So when you do this: l[b], you're trying to use the item in the list as if it were its own index. Also note that you won't be able to modify the list this way, which seems to be what you're trying to do. See below for more about that.

To answer your second question, one way to iterate over a list in segments is like so; there are many others, but this is probably easiest to understand when you're starting out:

for i in range(0, len(l), 6):
    print ' '.join(l[i:i + 6])

That colon in the second line slices the list, returning a copy of the section of the list between i and i + 6. The function ' '.join(...) takes a list of strings and connects the strings together with a space between them.

Finally, I see that you are also trying to modify the list. You need to do something more. The best way (imho) to do that is as follows (this is just an example):

a = [1, 2, 3]:
for i, n in enumerate(a):
    a[i] = n * 2

enumerate is a function that allows you to iterate over indices and items in the list. So i here is the index into a, and n is the value of a[i].

share|improve this answer
With that it prints the list representation. print l[i] isn't the same as print l[i][0] + l[i][1] + l[i][n] –  Pedro Werneck Apr 21 '12 at 21:51
@pjwerneck, you're right, thanks. I fixed it. –  senderle Apr 21 '12 at 21:52

For the first issue, the error is on:

for b in l:
    ch = round(random.random())
    if ch:
        l[b] = t
        l[b] = g

You're trying to index by the chars themselves. You should do:

for i, b in enumerate(l):
    ch = round(random.random())
    if ch:
        l[i] = t
        l[i] = g

enumerate() will give the index for each char as you iterate over it.

Regarding the printing issue, the loop below should do it:

for i in xrange(0, 36, 6):
    print ''.join(l[i:i+6])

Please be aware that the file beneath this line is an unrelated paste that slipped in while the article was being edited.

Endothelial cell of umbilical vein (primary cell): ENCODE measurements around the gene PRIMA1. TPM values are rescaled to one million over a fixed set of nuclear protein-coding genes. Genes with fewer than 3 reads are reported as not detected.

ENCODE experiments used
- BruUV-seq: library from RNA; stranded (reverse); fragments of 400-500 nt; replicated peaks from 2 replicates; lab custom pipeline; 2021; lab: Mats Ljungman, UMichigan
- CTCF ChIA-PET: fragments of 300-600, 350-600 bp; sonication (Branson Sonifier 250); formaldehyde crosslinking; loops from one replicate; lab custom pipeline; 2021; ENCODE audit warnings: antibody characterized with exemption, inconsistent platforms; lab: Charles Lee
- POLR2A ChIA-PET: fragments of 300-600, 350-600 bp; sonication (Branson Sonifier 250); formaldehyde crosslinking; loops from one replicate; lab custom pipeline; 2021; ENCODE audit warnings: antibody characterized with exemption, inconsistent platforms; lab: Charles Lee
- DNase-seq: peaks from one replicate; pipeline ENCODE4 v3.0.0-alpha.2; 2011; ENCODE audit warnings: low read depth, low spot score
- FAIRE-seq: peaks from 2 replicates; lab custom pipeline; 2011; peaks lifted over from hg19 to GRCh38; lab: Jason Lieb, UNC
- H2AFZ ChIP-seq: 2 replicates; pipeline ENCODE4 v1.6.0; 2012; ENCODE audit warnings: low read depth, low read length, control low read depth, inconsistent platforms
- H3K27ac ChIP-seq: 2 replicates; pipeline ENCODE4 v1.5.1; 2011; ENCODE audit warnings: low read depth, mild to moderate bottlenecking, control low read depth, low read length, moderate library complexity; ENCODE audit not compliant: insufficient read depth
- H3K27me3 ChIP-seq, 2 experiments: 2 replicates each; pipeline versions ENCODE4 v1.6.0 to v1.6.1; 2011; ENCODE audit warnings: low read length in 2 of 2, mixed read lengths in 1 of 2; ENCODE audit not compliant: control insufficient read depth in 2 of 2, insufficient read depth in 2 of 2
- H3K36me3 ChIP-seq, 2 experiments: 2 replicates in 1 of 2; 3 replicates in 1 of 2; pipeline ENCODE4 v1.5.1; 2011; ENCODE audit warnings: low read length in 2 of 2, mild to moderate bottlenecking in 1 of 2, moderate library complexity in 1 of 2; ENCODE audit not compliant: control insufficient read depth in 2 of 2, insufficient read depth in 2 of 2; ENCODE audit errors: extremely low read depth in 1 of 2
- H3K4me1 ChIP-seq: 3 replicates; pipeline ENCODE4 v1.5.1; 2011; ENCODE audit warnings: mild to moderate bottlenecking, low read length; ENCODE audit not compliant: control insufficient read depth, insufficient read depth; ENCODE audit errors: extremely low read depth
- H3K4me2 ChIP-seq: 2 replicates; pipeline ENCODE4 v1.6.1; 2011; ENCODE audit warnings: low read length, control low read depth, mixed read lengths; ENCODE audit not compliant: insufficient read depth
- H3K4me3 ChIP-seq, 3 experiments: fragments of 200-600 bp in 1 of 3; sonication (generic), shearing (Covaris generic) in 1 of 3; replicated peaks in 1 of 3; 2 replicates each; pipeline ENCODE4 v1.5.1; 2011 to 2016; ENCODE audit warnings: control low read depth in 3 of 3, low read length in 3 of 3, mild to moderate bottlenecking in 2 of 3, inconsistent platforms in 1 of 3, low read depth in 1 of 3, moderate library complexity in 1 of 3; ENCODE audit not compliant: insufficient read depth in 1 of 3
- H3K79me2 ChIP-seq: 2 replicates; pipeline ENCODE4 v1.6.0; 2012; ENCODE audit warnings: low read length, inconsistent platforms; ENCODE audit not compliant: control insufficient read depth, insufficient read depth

Or this one, if you want a one liner:

print '\n'.join(''.join(l[i:i+6]) for i in xrange(0, 36, 6))
share|improve this answer

The problem is that you're using b directly, which will dereference to the string pointed to by b (so it results in 'l[#]', not 'l[4] or so), not b's index. Use the list.index() function to get b's index and assign to l based on that, rather than b's value

if ch:
    l[l.index(b)] = t
    l[l.index(b)] = g
share|improve this answer
Thank you, you've helped a lot! It works awesome, and I get to see the little map changing ^^. Except... for some reason the lower area (below the center) never seems to change... ever. I do not know why, do you? –  Thor Correia Apr 21 '12 at 21:52
@PlazmotechBinary, it doesn't work because index returns the index of the first occurrence of whatever's in b. So later occurrences never get changed. It's better to use enumerate. –  senderle Apr 21 '12 at 22:04
@senderle is correct. I hadn't considered that the lookup with list.index() will only find the first occurance. I would update my answer, but there're two better ones already that point out the right way to do this. Better to leave this around to show a possible pitfall, no? –  bbenne10 Apr 22 '12 at 13:41